The bailout agreement essentially stipulates that any State party to the agreement must provide all possible assistance to rescue the personnel of a spaceship that has landed on the territory of that state, whether as a result of an accident, an emergency, an emergency or an accidental landing. If distress occurs in an area outside the territory of a nation, each part of the state able to do so will increase assistance in the search and rescue operation, if necessary. The agreement on the rescue of astronauts, the return of astronauts and the return of objects that have entered space is also called the Rescue Agreement, an international agreement that defines the rights and obligations of states to rescue people in space. The agreement was reached by a consensus vote at the United Nations General Assembly on 19 December 1967 (Resolution 2345 (XXII)) It came into force on 3 December 1968. Its provisions specify the rescue provisions set out in Article V of the 1967 Space Treaty. Although the bailout agreement is more specific and detailed than the rule of rescue of Article V of the Space Treaty, it still suffers from vague formulations and the possibility of differences of interpretation. The rescue agreement has been criticized for being vague, particularly in terms of the definition of the saved and the definition of what constitutes a spacecraft and its components. The agreement also does not take into account the cost of a rescue mission. The bailout agreement stipulates that the state of departure must bear the costs of rescuing a boat that crashes into the territory of another state. However, the cost of rescuing astronauts is not mentioned in the agreement.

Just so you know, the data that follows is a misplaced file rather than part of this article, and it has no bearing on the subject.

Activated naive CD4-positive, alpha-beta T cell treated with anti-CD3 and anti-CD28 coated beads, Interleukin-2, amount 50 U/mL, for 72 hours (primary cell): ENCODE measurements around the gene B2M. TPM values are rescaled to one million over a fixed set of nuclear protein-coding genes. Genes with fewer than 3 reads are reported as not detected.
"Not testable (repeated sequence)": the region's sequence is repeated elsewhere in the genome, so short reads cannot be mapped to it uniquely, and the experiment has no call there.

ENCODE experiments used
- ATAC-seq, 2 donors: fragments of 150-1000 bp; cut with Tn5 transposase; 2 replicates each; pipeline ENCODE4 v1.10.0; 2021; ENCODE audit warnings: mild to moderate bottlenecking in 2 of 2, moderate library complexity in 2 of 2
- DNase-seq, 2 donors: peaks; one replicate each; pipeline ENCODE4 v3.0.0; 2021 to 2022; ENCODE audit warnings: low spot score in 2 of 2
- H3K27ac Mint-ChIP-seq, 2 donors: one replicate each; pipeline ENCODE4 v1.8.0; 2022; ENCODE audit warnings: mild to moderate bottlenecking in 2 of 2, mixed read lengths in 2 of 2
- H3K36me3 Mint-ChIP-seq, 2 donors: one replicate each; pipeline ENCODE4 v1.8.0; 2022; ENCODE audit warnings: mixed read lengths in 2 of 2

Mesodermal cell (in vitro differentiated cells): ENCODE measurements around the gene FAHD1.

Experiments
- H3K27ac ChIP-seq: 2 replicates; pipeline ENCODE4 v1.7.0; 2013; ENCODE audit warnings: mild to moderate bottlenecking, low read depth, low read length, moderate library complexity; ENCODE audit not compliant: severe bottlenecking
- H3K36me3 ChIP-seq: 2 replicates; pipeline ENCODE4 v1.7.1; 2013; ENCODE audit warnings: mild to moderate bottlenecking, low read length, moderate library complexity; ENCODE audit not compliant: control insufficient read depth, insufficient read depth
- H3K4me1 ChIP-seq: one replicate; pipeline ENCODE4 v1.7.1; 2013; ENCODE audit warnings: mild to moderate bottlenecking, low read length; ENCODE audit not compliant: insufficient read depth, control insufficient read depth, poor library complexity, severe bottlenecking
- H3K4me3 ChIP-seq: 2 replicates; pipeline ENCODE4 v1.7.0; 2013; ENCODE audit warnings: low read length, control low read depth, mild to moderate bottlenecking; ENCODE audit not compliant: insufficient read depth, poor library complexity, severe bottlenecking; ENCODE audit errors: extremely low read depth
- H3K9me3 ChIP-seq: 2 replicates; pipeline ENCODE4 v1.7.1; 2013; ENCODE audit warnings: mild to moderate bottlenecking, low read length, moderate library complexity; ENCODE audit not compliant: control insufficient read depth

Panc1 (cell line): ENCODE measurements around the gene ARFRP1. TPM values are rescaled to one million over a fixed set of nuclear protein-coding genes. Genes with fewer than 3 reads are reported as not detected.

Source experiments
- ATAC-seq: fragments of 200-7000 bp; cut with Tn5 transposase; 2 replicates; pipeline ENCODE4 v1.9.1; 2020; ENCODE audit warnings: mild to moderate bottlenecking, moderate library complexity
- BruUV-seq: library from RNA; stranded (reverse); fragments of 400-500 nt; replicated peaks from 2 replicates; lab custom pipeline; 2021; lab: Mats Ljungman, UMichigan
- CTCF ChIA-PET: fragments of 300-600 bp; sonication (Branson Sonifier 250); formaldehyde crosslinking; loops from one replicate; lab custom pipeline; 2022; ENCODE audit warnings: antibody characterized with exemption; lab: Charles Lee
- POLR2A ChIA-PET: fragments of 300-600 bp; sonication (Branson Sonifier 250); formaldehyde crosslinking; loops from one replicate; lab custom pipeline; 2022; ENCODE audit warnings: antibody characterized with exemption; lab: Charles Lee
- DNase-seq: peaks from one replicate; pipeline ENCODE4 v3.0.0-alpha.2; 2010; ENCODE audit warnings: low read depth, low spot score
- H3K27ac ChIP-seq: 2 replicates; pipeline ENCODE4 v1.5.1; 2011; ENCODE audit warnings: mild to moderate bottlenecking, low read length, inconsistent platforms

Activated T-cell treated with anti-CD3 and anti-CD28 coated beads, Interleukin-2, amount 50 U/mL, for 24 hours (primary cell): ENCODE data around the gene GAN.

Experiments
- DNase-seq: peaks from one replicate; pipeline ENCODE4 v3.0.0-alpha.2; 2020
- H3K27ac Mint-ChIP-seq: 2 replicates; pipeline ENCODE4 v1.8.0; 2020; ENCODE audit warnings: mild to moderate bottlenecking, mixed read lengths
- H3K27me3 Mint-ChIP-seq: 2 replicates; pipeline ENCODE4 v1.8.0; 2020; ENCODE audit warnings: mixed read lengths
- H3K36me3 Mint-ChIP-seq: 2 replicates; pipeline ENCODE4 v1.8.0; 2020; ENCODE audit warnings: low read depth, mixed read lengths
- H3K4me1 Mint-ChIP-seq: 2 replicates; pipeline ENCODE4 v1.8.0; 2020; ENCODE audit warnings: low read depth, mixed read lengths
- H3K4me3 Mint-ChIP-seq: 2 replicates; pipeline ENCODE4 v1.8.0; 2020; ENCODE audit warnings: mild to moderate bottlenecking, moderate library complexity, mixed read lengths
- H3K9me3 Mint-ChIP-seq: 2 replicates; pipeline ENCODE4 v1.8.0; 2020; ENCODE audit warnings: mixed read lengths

In the event that a space object or its parts land on the territory of another contracting country, the state in which the object lands (at the request of the original entity) is required to recover the space object and return it to the original authority. The rescue contract stipulates that the launch state must then compensate the state for the costs associated with the restoration and restitution of the space object.